Matrix Masters
Lawrence Hagerty's home page

Patriotism and Free Speech

By Lawrence Hagerty, October 9, 2001

     Divide and conquer. Those are sound tactics, and they are being used against us. According to most of the opinion polls I have seen, over 90% of all Americans are in favor of the continuation of U.S. bombing raids in Afghanistan. And let us be perfectly clear about this, when we bomb Afghanistan our intent is to inflict damage that must ultimately be born by the long-suffering people of that ill-fated land. If there actually is such overwhelming support in this country for continuing the cycles of violence (although I am not convinced such broad support truly exists), then it is even more important that our national dialogue include voices who admittedly are in the minority on this issue.

     Perhaps I am overly naïve, but I was shocked at how quickly some previously enlightened voices of reason joined the “bomb ‘em back to the stone age” chorus. Even formerly sound intellectuals like Christopher Hitchens lost their balance. How else can one explain Hitchens’ unseemly comparison of Noam Chomsky with Falwell and Robertson. Madness can be the only explanation, a madness brought about by a tragedy that is just too great for some minds to bear. And thus, the small and fragile coalition for peace begins to collapse as well.

     If ever there has been a time for a calm and collected discussion of all aspects of the perilous age we have just entered, it is now. Opinions offered by persons who hold no actual power to direct events on the world stage are just that, opinions. They are certainly not “attacks.” If we are to believe the words of President Bush, that freedom will not yield to terrorism, then it is imperative that the bedrock of all our other freedoms, free speech, be preserved at all costs. One of those costs is to give a fair hearing to all sides of an issue.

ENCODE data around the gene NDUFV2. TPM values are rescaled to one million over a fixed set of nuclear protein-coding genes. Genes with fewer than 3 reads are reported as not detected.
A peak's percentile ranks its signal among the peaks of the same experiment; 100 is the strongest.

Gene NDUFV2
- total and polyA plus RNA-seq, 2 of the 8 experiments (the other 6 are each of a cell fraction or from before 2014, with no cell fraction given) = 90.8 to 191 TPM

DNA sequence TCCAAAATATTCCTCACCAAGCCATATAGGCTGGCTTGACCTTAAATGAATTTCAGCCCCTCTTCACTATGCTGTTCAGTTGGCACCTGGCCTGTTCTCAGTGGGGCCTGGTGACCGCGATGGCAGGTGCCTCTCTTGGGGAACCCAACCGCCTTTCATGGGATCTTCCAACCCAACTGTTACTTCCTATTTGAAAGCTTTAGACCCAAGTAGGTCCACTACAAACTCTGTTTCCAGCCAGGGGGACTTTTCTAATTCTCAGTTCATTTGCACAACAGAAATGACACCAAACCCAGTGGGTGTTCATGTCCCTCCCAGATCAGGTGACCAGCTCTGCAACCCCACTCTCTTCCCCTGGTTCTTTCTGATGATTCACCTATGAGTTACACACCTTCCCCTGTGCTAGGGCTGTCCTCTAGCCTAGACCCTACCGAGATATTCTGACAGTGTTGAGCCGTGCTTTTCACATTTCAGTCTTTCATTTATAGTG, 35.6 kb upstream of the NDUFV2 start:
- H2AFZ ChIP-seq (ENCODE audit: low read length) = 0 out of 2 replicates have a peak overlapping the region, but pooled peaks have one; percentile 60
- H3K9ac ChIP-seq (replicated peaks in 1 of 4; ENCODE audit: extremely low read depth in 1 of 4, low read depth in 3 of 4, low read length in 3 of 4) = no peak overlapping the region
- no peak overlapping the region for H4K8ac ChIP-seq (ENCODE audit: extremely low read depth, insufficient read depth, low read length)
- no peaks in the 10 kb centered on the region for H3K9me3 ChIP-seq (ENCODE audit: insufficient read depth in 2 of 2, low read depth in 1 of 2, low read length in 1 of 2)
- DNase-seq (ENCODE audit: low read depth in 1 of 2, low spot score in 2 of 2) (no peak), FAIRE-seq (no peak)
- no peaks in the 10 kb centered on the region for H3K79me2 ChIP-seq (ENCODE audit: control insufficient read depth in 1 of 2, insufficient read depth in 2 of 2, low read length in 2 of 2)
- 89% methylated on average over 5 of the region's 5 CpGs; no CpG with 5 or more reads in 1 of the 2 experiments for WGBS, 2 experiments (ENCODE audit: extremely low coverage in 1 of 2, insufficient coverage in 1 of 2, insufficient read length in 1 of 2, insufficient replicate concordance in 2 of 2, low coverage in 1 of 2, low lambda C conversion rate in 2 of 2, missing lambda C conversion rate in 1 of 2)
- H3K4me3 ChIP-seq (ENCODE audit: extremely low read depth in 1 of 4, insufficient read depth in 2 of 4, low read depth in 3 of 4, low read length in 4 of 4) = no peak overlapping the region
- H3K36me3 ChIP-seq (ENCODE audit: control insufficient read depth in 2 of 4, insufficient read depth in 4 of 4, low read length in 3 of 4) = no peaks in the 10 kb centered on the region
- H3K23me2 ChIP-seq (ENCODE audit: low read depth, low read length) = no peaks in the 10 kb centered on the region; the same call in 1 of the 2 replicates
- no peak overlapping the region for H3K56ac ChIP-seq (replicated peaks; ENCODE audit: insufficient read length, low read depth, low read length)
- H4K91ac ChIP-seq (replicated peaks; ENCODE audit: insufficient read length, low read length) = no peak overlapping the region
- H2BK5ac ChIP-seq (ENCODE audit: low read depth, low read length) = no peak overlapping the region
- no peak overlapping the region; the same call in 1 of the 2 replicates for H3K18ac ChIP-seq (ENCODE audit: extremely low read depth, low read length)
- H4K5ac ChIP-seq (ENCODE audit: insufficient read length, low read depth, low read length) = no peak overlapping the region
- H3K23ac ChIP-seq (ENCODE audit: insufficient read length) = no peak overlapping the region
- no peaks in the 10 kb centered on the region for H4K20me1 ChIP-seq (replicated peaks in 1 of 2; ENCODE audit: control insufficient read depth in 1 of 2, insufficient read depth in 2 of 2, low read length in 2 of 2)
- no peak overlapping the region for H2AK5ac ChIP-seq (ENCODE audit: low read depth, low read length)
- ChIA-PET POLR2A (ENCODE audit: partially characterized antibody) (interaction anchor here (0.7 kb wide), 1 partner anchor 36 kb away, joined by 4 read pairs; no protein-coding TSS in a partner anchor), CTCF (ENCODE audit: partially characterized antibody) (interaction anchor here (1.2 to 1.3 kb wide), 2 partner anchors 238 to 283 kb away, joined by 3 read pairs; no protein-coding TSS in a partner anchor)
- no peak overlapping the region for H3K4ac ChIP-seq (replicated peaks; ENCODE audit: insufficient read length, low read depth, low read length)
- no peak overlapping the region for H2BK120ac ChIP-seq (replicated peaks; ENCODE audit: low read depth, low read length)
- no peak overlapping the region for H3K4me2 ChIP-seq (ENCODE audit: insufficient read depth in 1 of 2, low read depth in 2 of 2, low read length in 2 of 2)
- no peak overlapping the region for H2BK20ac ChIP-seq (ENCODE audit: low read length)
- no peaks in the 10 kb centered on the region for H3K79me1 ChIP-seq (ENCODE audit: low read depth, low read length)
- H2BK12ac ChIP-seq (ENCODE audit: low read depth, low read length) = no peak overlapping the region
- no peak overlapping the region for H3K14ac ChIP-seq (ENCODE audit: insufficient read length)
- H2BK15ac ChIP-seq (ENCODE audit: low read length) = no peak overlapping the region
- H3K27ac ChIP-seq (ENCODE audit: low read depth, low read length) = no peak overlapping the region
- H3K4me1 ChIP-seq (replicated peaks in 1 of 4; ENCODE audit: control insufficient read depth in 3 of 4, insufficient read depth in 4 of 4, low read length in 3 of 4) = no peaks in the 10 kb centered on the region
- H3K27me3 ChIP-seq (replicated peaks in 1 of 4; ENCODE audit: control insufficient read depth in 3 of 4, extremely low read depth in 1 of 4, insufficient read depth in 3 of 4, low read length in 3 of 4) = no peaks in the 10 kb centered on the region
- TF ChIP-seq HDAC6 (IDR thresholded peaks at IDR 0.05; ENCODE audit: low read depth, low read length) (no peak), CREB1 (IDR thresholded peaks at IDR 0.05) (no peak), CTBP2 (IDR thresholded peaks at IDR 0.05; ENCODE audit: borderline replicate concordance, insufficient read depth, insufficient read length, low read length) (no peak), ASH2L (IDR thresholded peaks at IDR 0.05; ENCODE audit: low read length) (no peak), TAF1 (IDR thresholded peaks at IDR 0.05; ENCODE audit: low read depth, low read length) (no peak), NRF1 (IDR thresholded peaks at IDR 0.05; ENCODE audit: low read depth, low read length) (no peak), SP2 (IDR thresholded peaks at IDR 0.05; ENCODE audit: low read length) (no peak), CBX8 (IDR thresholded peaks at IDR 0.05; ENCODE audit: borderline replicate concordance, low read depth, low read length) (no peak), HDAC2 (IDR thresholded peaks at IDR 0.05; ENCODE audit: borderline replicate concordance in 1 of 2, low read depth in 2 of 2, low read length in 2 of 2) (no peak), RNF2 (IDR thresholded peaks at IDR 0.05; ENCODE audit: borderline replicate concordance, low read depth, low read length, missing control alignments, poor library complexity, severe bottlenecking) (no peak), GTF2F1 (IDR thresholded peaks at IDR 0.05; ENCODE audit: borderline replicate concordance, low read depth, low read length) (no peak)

What do we, as a nation, gain and what do we lose when local television stations cancel programs like Bill Maher’s “Politically Incorrect” because he had the audacity to question the cherished belief that the United States can do no wrong? To my mind, simply asking unpopular questions is a highly patriotic act. Hard questions like the ones raised by Chomsky and Maher are not intended to weaken this nation. Quite the contrary. These questions are being asked in an attempt to engage our citizens in a discussion of issues that a few of our leaders would just as soon we ignored. Taking a stand against an unlimited war against an unfocused enemy is certainly not anti-American.

     Recently we heard the President’s personal spokesman give the chilling warning that we Americans had better be careful about what we say. And we heard the Secretary of Defense, quoting Winston Churchill, tell us to expect outright lies coming from the Pentagon. Even an impartial observer would have to score this one: Terrorists 2, Free Speech 0. I can’t speak for the men and women wearing U.S. military uniforms today, but I can vividly recall being proud to defend the right of anti-war protestors to demonstrate, even though I was then on the “other side” while serving in Viet Nam. My guess is that many of our servicemen and women feel the same way today.

     Free speech is not always easy to defend, particularly when it flies in the face of majority opinion. However, as we learned from our most recent presidential election, the majority does not always carry the day. For those of us who believe that intelligent human beings should be able to solve their disputes without resorting to massive violence and destruction, the right, actually the OBLIGATION, of speaking freely is of prime importance. Eventually our leaders will grow weary of bombing large rocks into small rocks, and then some serious questions must be asked. For example, what is our exit strategy for these military campaigns? How many civil liberties are to be forever forfeited in the name of domestic security? How is our foreign policy going to change once we have moved the entire world to a permanent war footing? What forms of speech are to be forbidden as “terrorist acts?” And who is to be allowed to ask these questions? The destiny of our nation may well depend upon the answers to these and other difficult questions. Let us pray that we remain free to ask them.

(Right click here to download the PDF version of this essay)

[Home] [World Events] [Take Charge] [Links] [Hagerty Home Page] [About Us] [Store] [Search] [Site Map]
[What's New]

Website copyright © 2000-2003 by Matrix Masters, Inc. where not otherwise reserved.
Copyrights on material published on this website remain the property of their respective owners.